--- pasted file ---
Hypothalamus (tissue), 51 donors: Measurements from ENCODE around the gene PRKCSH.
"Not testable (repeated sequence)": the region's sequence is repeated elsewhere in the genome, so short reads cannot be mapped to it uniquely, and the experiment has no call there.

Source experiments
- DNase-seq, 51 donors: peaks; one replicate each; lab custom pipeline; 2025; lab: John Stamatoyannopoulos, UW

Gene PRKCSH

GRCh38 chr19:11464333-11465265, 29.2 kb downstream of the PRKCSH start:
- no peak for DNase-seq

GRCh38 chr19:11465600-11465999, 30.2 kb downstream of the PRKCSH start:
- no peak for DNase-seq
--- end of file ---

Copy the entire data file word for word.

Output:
Hypothalamus (tissue), 51 donors: Measurements from ENCODE around the gene PRKCSH.
"Not testable (repeated sequence)": the region's sequence is repeated elsewhere in the genome, so short reads cannot be mapped to it uniquely, and the experiment has no call there.

Source experiments
- DNase-seq, 51 donors: peaks; one replicate each; lab custom pipeline; 2025; lab: John Stamatoyannopoulos, UW

Gene PRKCSH

GRCh38 chr19:11464333-11465265, 29.2 kb downstream of the PRKCSH start:
- no peak for DNase-seq

GRCh38 chr19:11465600-11465999, 30.2 kb downstream of the PRKCSH start:
- no peak for DNase-seq